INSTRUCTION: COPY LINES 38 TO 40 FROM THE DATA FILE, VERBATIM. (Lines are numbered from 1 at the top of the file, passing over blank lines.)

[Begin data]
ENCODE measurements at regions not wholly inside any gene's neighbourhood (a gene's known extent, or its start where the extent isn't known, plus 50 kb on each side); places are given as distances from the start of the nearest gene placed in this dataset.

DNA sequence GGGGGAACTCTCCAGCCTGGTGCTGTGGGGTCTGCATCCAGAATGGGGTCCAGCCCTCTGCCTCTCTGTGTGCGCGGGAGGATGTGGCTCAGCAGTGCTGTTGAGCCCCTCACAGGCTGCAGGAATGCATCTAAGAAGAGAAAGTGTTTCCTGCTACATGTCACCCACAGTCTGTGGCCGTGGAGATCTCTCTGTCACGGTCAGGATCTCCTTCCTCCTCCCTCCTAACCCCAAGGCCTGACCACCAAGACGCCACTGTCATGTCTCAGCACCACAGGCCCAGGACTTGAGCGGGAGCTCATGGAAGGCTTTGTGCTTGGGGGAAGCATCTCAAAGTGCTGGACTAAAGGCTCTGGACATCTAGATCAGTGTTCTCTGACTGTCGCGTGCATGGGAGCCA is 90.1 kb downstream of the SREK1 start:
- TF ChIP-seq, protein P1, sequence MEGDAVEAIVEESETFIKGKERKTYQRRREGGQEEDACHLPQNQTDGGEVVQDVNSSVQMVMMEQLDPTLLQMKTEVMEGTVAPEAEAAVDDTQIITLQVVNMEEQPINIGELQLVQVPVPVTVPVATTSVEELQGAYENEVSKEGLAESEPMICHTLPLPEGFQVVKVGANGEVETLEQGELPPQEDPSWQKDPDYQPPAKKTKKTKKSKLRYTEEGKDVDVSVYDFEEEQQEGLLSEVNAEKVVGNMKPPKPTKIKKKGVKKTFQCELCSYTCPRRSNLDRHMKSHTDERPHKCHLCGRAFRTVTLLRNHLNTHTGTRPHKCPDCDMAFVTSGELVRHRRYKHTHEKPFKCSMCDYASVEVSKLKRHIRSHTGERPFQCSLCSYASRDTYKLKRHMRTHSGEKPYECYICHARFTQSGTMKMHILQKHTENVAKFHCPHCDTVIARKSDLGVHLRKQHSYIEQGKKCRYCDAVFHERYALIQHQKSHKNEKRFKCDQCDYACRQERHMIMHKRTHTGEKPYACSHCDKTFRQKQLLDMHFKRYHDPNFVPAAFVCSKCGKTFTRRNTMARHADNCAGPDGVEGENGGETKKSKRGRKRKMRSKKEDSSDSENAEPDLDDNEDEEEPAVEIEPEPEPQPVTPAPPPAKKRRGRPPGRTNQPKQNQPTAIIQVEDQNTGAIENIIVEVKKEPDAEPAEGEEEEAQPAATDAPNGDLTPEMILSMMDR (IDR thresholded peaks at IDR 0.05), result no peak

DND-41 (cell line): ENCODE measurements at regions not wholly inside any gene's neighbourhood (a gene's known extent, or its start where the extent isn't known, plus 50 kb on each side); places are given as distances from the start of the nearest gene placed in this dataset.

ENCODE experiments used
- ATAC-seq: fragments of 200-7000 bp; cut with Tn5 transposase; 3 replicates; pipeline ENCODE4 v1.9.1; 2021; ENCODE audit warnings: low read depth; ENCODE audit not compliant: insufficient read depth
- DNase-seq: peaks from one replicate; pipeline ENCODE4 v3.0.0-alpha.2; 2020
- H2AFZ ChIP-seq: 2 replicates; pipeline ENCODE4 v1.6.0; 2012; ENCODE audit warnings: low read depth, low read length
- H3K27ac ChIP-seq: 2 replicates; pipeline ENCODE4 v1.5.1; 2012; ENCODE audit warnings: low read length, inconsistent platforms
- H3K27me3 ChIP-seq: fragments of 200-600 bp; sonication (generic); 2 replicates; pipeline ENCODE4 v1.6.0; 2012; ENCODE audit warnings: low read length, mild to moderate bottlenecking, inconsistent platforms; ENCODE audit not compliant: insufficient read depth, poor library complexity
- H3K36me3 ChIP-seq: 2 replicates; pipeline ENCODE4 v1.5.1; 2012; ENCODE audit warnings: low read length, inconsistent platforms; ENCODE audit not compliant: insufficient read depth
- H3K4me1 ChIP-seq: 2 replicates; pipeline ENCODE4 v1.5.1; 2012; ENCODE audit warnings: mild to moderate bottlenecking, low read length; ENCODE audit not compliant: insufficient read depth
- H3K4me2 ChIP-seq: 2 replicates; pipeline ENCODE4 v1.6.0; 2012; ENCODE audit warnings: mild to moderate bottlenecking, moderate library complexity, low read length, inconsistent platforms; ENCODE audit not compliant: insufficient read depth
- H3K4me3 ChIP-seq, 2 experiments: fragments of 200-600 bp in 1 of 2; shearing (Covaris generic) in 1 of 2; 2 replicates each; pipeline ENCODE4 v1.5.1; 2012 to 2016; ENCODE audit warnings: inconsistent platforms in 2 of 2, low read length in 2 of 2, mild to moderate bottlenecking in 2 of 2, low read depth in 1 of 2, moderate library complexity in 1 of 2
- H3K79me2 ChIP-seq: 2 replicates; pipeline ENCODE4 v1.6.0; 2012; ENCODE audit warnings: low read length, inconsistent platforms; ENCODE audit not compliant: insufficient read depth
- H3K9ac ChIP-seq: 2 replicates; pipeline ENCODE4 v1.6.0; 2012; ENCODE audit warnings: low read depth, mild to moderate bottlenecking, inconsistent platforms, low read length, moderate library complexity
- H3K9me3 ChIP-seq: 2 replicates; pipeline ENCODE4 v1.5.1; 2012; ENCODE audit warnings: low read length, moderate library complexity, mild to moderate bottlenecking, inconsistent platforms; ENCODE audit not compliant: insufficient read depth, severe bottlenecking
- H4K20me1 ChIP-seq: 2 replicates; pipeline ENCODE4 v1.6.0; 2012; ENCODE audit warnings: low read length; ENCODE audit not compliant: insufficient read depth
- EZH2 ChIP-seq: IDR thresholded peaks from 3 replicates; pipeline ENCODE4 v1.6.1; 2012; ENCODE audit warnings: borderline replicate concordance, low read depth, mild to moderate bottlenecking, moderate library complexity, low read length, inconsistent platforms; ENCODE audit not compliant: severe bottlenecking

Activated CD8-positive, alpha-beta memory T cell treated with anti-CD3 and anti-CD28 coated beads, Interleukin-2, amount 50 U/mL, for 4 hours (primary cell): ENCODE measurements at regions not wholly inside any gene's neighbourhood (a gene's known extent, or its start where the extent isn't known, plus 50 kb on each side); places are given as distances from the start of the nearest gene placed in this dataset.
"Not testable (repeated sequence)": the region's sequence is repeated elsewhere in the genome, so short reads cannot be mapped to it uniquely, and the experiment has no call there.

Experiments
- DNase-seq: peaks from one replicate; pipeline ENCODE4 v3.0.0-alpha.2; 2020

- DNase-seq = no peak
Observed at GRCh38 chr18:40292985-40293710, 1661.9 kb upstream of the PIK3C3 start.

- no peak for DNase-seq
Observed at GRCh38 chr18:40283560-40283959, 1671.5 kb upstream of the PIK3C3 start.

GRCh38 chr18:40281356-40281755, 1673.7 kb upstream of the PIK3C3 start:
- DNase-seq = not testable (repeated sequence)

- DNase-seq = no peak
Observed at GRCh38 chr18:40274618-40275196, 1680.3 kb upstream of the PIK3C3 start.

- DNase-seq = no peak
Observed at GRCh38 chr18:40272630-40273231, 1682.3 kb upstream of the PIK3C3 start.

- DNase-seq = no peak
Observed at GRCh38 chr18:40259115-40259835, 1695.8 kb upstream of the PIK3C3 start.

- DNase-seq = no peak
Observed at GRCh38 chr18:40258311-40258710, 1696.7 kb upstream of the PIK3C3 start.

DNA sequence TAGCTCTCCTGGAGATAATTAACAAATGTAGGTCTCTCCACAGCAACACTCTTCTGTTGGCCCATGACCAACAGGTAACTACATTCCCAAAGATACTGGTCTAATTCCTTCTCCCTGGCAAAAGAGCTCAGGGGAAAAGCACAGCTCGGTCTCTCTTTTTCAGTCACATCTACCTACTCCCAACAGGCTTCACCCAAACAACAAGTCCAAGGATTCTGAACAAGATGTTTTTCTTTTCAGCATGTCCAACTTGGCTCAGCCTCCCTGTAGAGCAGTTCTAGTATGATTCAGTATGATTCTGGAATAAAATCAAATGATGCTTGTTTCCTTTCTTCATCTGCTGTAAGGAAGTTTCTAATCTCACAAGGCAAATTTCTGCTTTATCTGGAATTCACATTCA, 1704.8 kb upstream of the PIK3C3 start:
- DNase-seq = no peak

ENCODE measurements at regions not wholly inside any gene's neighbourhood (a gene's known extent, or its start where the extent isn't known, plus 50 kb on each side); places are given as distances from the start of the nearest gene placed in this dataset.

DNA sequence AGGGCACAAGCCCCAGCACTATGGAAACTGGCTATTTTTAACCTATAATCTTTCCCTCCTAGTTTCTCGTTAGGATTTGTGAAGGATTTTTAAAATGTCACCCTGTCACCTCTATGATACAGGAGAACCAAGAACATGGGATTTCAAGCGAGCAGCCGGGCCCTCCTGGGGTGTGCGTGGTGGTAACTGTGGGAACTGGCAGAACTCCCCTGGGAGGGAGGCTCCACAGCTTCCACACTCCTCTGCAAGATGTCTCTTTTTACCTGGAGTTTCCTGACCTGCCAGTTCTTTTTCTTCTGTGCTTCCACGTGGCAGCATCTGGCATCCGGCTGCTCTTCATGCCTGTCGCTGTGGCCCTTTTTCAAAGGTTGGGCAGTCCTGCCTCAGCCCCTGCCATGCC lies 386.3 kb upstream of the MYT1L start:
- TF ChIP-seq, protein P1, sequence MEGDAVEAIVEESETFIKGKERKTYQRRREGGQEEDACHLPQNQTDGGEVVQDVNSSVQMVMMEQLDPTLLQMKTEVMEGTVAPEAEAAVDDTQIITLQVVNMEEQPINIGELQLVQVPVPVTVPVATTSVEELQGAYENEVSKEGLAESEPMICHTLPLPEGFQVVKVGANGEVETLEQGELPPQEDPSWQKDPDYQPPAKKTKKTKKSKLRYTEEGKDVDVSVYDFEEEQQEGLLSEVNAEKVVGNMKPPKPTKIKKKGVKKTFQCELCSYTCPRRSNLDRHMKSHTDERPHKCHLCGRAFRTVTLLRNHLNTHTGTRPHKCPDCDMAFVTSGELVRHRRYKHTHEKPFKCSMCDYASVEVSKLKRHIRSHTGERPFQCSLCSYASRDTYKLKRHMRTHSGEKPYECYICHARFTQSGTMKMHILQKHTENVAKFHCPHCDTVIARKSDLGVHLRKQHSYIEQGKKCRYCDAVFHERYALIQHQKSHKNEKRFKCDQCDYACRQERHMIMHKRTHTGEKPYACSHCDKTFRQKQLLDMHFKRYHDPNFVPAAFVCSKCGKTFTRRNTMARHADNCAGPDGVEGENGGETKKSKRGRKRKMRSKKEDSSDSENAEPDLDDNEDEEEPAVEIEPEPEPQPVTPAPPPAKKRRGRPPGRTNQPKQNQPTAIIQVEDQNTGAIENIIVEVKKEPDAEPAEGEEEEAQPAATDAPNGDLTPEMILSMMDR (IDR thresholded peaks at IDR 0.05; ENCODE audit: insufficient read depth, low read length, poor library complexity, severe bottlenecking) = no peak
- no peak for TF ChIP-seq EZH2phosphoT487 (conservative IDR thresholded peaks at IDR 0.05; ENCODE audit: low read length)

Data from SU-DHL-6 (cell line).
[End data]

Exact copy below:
DNA sequence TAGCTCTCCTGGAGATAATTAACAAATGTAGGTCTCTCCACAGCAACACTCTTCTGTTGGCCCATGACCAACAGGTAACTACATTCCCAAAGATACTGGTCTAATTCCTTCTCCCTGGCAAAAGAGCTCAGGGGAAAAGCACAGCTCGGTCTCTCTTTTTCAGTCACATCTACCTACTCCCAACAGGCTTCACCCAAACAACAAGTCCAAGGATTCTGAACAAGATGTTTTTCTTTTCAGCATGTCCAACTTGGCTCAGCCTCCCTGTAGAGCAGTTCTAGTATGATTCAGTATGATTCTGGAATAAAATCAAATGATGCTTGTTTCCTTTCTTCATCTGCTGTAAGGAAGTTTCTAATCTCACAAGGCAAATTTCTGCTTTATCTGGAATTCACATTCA, 1704.8 kb upstream of the PIK3C3 start:
- DNase-seq = no peak

ENCODE measurements at regions not wholly inside any gene's neighbourhood (a gene's known extent, or its start where the extent isn't known, plus 50 kb on each side); places are given as distances from the start of the nearest gene placed in this dataset.